On April 4, 2011, the United States Supreme Court held in Arizona Christian School Tuition Organization v. Winn, by a narrow five-to-four majority, that Arizona taxpayers did not have "standing" to challenge a state law that gives tax credits for contributions made to School Tuition Organizations (STOs). These STO’s give scholarship money to students attending private schools—which include but are not limited to religious schools. The Arizona program stipulated that a "qualified school" could not "discriminate on the basis of race, color, handicap, familial status, or national origin." Noticeably absent from this statutory list was discrimination on grounds of religion and sex. Now students who attend schools segregated on both these lines remain eligible to receive benefits, even though antidiscrimination laws commonly prohibit discrimination on grounds of religion or sex.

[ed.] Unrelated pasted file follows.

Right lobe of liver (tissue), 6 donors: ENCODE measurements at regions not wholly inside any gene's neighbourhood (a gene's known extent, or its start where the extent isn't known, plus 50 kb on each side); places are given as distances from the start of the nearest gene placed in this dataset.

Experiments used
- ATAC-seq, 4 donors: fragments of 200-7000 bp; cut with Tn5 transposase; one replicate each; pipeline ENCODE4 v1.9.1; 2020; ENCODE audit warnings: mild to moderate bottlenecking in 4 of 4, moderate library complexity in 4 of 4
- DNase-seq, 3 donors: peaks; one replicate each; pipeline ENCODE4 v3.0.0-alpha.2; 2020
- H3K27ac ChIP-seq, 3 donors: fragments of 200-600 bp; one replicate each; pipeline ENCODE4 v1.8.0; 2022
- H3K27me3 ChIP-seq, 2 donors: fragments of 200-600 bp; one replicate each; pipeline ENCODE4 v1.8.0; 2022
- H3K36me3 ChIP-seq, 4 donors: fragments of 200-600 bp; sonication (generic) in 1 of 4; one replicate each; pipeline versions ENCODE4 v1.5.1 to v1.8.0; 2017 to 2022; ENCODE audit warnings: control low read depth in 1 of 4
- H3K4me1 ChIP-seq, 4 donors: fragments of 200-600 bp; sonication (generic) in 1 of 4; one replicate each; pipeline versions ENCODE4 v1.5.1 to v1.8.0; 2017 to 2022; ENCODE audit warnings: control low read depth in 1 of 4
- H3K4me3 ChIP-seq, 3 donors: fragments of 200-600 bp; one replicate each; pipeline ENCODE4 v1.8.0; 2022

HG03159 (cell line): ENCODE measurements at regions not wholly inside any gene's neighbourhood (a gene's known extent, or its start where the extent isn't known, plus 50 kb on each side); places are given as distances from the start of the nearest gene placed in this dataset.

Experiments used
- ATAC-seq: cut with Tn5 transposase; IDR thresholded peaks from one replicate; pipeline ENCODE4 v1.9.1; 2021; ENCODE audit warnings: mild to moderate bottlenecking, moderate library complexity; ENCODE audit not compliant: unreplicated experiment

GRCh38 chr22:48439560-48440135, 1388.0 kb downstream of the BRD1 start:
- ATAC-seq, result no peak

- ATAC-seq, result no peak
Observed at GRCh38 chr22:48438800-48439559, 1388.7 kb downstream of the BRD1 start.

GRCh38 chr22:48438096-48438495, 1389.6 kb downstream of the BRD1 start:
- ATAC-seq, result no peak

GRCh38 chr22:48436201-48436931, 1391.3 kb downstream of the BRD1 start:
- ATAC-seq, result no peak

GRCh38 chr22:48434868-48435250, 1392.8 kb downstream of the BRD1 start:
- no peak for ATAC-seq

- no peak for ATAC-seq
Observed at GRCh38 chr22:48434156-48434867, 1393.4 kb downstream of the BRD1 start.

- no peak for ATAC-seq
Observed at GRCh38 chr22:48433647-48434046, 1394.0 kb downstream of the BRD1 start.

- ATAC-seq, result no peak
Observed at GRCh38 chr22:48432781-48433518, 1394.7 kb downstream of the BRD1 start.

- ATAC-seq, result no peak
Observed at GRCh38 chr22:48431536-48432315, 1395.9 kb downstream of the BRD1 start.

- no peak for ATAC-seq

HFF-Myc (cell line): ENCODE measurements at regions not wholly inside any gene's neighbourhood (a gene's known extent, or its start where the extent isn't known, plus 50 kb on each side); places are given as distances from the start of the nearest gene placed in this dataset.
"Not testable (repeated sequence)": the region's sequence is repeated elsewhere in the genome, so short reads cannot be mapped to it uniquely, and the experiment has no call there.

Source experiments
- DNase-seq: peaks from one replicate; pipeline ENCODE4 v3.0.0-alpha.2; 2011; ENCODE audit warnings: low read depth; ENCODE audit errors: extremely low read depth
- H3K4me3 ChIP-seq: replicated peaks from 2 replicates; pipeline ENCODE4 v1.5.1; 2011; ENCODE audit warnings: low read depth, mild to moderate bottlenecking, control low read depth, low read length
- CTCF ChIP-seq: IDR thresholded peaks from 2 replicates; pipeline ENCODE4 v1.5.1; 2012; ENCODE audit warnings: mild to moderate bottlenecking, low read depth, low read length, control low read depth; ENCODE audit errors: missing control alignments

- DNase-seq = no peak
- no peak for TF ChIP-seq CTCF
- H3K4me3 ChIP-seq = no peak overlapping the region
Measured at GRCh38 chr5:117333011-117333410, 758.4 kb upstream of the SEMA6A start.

This particular statute gave umbrage to a group of taxpayers who challenged its constitutionality on the ground that its tax credit created an illegal establishment of religion in violation of the First Amendment. On the merits, the case raises a set of challenges that are well worth resolving. Unfortunately, the Supreme Court never delved into those challenges. Instead the majority of the justices parried on the ground that the taxpayers did not have "standing" under the Constitution to challenge what they claim are public subsidies to private religious institutions. The taxpayers in this case did not have standing because they themselves were not harmed.